Once your company is set up, the working VISAs (KITAS) for you as a foreign investor with due diligence, you can then, with your concept, begin looking for your location.

2. Concept and Financial forecasting

This is a step not to be taken lightly, but often people don’t pay attention to the details. You need to do proper market research and know if your business idea will work and have longevity in the market in Bali. What is your Unique Selling Point? What are your competitors doing? Who is your target market? What is your price point and revenue streams?

Ultimately, you need to know how your business will make money and when. You will need to set up a financial forecast, this includes set up costs (construction, renovation, supplies, kitchen fit, furniture etc.), staff numbers (operations org chart), payroll figures, equipment, sales projections, KPIs, revenue streams to then know your month by month and year by year targets and ROI predictions. Remember in Bali, there are high and low seasons, so each month will have different targets and change throughout the year.

Spend time on your market research, your brand identity and marketing plan for opening and for ongoing marketing. The brand of your restaurant is crucial to how it will operate, the tone and language, how the customers will feel when they walk through the door, how the staff communicate to customers, the uniform style, the tableware and furniture choices, music and lighting… It’s all in the details for the personality of the restaurant to come alive, for a cohesive brand that people can understand and engage with.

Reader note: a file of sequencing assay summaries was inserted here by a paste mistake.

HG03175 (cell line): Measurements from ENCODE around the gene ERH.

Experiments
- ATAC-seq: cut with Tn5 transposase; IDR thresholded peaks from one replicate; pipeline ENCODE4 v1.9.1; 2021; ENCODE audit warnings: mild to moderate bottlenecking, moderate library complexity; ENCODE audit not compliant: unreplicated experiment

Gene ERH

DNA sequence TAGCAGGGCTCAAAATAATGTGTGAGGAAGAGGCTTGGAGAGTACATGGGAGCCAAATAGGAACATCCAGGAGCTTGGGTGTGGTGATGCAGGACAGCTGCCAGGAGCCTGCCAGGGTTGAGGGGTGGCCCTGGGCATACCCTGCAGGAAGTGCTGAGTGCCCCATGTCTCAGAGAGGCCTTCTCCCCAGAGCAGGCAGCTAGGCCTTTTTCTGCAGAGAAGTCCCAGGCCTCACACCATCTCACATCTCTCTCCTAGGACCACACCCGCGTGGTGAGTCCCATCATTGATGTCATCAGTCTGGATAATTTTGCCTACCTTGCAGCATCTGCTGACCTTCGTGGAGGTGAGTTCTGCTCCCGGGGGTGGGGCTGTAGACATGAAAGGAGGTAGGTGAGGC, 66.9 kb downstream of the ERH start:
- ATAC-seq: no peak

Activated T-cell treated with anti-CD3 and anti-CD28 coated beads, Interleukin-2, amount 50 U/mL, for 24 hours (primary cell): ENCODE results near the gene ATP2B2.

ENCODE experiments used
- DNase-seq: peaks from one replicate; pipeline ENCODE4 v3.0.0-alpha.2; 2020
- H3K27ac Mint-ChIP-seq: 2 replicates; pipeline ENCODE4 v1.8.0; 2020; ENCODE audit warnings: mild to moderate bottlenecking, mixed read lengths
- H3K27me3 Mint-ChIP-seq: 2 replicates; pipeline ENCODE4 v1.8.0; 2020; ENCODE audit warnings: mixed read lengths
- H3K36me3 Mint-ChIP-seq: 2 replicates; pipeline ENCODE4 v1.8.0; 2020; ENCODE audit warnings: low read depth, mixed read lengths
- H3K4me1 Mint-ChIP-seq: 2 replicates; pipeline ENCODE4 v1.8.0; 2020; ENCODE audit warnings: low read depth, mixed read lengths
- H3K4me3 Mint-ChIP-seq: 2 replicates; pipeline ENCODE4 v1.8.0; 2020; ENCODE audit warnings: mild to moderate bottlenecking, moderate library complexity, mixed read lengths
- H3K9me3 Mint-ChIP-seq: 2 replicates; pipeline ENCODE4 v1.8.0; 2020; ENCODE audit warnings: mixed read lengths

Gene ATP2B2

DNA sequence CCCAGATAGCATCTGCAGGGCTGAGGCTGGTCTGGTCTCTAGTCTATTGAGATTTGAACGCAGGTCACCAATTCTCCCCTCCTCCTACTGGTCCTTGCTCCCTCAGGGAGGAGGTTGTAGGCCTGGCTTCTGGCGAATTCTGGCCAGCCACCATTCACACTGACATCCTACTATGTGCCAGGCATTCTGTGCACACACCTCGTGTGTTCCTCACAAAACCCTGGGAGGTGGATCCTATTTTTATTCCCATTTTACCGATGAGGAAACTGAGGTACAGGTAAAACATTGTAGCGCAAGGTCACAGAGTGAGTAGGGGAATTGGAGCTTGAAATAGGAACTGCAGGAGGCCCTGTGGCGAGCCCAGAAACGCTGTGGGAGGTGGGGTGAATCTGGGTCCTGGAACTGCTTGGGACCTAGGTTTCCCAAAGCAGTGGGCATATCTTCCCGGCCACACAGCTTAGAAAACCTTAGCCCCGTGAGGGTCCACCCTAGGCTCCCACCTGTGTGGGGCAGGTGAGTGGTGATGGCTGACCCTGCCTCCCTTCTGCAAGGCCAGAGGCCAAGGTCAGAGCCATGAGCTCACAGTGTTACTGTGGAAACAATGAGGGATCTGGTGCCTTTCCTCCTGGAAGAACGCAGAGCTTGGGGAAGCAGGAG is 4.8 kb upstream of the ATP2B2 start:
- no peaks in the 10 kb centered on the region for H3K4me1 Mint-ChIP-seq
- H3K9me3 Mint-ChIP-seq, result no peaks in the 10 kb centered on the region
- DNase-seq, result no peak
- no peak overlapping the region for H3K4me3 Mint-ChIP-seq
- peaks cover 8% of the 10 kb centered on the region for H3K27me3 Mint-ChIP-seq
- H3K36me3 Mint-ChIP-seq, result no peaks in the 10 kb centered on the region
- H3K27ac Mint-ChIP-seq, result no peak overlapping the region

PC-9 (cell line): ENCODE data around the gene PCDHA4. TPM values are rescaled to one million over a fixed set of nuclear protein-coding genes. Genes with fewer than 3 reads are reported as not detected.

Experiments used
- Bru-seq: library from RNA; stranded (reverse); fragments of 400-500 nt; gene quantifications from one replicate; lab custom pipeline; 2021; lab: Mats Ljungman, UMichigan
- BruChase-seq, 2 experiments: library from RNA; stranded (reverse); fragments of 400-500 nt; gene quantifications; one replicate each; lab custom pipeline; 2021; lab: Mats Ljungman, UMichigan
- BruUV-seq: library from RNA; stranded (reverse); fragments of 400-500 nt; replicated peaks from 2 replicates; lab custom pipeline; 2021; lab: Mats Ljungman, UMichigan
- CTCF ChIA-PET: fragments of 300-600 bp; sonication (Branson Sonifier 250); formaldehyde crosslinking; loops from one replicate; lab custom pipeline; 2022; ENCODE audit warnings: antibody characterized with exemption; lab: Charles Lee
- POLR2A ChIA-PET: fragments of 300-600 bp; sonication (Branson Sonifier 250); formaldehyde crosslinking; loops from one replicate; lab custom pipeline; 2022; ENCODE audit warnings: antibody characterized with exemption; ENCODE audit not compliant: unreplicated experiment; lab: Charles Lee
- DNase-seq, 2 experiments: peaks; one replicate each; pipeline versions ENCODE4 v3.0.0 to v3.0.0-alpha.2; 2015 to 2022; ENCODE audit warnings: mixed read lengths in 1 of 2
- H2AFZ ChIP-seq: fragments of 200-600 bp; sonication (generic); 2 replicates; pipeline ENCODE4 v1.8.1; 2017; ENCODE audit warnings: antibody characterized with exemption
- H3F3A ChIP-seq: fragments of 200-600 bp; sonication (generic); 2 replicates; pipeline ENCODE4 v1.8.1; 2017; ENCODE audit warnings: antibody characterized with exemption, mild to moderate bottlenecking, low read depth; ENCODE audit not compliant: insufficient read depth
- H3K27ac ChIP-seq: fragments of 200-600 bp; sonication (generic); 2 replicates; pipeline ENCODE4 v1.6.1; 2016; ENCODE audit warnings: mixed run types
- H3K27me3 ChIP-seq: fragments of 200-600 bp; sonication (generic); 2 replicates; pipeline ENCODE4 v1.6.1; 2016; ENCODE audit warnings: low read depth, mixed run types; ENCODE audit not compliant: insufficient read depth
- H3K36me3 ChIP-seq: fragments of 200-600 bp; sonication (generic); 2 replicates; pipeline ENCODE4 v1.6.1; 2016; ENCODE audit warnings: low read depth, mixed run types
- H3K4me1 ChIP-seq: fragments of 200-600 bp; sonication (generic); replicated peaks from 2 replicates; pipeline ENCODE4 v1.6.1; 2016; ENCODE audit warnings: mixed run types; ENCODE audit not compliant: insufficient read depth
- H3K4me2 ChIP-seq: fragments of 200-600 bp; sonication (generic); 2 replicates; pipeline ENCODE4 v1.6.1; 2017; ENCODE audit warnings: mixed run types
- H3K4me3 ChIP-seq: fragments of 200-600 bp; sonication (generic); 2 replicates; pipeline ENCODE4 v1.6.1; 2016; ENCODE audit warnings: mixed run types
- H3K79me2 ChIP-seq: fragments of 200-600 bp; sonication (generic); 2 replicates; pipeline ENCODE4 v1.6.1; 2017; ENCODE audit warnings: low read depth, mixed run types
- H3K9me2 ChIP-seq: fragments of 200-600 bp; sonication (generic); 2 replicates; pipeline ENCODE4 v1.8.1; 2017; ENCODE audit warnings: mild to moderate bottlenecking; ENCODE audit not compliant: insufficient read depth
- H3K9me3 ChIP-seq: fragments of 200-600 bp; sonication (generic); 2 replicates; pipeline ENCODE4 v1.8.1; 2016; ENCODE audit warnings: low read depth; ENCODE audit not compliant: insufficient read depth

3. Design

Architectural drawings, interior design, commercial kitchen design and fit, Bill of Quantities (BOQ).

Depending on what you need for your restaurant, with your hospitality consultant work with an experienced architect (please note, you need to work with a local architectural firm who has a local architectural license to get the permit to build, foreign architects can work on design with you, but they cannot issue developmental drawings for government approval). As a foreigner architect, they can only pass their drawings to a local architect firm, to them prepare it to be submitted to the government zoning and building registration office. For restaurants, it’s best to check the zoning via the government website and check the property with the building has the right IMB/SLF (building registration code) for restaurant or trade businesses.

The design of the restaurant layout, floor plan and kitchen design come next. This directly relates to your concept, your menu and type of food to determine what kitchen layout, equipment and flow you will need (e.g. a kitchen in an Italian restaurant will look very different to a kitchen in a Japanese restaurant). This also relates to your space, floor plan and number of seats to know how big a kitchen and preparation space you will need to serve the size of the restaurant. This as well as the MEP technical drawings and sourcing and fitting the kitchen equipment can all be done with your hospitality consultant.